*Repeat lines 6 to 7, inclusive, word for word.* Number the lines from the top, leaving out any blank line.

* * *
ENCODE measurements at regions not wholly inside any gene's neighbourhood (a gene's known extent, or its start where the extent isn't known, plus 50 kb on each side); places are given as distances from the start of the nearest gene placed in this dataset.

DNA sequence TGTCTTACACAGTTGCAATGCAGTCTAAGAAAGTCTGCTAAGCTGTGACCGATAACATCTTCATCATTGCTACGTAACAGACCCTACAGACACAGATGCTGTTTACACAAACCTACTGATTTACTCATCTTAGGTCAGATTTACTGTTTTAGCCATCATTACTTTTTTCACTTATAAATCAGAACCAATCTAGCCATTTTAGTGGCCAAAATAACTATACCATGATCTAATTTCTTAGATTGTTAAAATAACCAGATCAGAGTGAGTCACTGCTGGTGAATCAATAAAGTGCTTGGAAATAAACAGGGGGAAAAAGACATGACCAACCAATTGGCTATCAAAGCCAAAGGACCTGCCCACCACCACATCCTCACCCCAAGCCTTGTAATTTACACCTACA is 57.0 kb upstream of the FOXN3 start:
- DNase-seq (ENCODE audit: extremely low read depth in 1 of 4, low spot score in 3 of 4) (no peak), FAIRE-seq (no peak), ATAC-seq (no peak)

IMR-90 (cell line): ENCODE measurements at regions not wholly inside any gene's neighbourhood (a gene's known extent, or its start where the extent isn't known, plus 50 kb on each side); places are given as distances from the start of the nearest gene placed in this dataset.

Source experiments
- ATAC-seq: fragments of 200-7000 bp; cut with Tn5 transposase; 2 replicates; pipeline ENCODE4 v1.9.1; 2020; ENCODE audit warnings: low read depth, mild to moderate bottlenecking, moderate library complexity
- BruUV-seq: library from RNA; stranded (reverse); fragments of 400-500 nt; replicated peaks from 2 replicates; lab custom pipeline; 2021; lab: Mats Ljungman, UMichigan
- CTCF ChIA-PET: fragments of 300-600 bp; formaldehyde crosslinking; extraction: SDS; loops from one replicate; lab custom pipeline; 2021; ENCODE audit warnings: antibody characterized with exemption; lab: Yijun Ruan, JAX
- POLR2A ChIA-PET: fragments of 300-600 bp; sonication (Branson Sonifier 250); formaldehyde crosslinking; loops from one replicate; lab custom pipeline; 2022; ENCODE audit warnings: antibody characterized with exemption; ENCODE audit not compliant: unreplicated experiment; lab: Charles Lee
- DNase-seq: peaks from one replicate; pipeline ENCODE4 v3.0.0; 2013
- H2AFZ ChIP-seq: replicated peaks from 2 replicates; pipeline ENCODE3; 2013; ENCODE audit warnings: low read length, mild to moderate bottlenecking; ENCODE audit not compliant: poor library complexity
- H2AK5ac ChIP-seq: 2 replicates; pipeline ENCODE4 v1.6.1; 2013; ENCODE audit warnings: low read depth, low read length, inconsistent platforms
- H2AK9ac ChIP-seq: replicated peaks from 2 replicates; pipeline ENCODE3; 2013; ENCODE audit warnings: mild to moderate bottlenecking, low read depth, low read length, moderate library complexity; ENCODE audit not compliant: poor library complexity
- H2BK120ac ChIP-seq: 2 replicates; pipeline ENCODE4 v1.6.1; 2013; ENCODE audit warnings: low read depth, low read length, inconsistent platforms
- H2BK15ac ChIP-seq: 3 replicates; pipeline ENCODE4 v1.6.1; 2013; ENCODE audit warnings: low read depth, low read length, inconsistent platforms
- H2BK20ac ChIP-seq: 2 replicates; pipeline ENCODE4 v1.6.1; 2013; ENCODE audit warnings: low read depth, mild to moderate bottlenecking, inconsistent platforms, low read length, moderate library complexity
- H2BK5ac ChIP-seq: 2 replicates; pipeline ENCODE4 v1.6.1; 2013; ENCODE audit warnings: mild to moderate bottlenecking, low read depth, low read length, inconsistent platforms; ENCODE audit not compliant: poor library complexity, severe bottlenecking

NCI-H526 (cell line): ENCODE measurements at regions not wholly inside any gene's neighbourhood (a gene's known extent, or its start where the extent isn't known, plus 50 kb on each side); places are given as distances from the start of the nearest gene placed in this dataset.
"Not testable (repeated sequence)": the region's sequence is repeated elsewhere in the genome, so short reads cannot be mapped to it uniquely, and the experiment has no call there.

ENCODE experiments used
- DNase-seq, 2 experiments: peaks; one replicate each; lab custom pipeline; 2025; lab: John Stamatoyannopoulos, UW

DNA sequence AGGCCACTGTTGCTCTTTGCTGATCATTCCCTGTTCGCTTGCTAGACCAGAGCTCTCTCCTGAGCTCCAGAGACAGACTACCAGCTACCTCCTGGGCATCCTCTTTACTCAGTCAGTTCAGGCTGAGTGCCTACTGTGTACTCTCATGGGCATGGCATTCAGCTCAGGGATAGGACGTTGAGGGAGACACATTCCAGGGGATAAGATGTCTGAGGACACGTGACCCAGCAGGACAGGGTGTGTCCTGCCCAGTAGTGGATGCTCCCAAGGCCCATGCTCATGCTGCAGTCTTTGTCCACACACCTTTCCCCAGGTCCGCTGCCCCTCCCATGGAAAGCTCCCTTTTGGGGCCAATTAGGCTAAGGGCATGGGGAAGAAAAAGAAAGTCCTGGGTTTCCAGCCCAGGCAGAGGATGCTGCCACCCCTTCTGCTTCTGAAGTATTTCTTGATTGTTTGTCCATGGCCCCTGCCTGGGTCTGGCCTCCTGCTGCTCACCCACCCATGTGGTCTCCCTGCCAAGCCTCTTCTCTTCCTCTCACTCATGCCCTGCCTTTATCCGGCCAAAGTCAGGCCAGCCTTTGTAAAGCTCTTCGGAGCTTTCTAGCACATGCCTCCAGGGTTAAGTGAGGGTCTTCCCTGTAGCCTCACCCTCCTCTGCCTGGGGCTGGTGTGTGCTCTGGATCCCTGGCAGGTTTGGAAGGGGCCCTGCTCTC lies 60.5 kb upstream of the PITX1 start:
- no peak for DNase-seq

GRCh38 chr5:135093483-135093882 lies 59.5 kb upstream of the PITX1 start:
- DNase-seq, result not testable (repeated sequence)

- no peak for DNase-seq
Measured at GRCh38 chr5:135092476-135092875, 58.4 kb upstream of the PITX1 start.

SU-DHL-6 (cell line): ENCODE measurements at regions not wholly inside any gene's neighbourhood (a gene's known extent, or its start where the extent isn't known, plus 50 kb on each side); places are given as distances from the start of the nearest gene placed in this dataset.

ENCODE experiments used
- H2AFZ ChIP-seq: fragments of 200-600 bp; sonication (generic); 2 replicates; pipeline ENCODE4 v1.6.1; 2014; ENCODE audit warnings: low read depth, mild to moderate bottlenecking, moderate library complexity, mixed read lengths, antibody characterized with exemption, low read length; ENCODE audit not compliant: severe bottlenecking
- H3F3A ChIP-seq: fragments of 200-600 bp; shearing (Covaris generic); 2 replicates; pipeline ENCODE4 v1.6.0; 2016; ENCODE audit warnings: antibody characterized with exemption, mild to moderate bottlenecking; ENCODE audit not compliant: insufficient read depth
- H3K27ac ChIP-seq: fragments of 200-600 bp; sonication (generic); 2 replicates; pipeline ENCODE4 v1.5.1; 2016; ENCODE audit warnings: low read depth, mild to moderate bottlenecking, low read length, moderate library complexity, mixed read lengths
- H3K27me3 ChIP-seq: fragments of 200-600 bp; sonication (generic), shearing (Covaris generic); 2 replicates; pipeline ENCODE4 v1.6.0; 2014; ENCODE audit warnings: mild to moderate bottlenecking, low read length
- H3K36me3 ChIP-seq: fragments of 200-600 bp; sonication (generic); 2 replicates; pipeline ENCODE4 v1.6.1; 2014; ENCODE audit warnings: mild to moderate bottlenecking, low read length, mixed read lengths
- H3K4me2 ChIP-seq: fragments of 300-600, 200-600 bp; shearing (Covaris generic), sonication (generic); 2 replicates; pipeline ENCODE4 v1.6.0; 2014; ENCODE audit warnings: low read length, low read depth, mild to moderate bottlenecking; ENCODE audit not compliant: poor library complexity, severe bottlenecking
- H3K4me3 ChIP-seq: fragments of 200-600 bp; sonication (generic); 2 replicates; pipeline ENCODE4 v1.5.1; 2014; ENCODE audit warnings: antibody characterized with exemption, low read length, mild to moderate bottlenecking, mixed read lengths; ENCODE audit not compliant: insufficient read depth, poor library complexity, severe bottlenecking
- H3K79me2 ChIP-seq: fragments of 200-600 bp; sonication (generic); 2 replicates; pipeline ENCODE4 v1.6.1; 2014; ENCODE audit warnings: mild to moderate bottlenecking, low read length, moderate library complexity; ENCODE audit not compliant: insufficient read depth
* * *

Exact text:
- ATAC-seq: fragments of 200-7000 bp; cut with Tn5 transposase; 2 replicates; pipeline ENCODE4 v1.9.1; 2020; ENCODE audit warnings: low read depth, mild to moderate bottlenecking, moderate library complexity
- BruUV-seq: library from RNA; stranded (reverse); fragments of 400-500 nt; replicated peaks from 2 replicates; lab custom pipeline; 2021; lab: Mats Ljungman, UMichigan